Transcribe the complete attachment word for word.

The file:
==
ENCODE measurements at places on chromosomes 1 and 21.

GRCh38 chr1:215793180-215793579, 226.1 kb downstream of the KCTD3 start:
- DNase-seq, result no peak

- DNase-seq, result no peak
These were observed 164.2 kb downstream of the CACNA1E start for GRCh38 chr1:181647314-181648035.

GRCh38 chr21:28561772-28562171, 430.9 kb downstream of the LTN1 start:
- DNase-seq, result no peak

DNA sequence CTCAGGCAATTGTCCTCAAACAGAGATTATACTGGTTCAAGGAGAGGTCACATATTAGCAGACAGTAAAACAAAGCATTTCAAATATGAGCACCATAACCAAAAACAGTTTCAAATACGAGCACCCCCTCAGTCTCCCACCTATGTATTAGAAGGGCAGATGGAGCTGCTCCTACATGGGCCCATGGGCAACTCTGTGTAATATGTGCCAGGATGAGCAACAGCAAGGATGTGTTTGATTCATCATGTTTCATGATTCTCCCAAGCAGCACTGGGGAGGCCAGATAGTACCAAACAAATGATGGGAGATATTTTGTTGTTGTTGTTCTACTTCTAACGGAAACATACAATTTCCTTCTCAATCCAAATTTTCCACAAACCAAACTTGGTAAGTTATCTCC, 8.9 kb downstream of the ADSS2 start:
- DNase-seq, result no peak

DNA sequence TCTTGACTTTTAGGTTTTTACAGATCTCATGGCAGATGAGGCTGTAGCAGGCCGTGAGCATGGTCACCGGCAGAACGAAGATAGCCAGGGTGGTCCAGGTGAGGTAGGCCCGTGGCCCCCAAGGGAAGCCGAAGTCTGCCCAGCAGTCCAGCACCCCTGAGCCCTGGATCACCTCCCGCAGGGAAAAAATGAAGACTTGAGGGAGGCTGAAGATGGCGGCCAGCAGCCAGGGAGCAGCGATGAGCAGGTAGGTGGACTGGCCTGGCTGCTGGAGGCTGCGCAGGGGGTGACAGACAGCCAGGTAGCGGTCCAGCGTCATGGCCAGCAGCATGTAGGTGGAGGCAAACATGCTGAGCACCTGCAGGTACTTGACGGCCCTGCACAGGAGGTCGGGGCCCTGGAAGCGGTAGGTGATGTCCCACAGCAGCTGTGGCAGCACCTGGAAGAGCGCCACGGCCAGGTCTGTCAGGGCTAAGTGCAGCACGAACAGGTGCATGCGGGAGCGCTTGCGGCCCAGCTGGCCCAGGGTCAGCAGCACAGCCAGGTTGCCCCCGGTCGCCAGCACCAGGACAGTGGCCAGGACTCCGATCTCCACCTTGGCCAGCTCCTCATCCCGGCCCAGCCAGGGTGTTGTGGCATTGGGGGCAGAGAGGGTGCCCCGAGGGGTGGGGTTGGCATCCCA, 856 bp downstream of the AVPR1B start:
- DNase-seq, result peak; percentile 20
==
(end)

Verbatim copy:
ENCODE measurements at places on chromosomes 1 and 21.

GRCh38 chr1:215793180-215793579, 226.1 kb downstream of the KCTD3 start:
- DNase-seq, result no peak

- DNase-seq, result no peak
These were observed 164.2 kb downstream of the CACNA1E start for GRCh38 chr1:181647314-181648035.

GRCh38 chr21:28561772-28562171, 430.9 kb downstream of the LTN1 start:
- DNase-seq, result no peak

DNA sequence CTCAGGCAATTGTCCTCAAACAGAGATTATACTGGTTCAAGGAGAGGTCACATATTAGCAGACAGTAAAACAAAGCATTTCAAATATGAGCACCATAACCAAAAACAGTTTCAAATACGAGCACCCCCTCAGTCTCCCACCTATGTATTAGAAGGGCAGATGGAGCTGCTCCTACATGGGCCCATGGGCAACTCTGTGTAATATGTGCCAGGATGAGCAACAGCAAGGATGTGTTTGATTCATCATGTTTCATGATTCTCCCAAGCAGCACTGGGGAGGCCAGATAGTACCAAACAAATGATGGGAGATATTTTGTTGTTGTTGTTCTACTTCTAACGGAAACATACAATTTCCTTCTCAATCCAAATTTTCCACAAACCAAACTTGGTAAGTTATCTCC, 8.9 kb downstream of the ADSS2 start:
- DNase-seq, result no peak

DNA sequence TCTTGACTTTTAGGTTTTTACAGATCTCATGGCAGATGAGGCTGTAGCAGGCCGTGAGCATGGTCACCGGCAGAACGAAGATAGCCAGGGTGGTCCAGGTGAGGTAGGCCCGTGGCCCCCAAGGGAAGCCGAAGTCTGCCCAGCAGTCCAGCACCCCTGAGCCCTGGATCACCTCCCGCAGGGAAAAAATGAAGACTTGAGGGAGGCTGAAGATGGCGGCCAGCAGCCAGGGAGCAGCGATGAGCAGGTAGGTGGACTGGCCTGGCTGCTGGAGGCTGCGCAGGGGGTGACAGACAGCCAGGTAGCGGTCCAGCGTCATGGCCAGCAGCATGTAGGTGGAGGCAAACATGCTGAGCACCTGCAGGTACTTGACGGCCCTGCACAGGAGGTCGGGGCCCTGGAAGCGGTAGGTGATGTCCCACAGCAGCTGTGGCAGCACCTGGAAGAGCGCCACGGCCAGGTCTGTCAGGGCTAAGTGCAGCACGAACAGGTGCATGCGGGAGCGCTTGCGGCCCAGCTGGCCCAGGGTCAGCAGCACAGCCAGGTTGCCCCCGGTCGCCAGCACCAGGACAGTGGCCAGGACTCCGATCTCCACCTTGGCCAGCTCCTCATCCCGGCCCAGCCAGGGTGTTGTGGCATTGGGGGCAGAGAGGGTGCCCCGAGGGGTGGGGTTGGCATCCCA, 856 bp downstream of the AVPR1B start:
- DNase-seq, result peak; percentile 20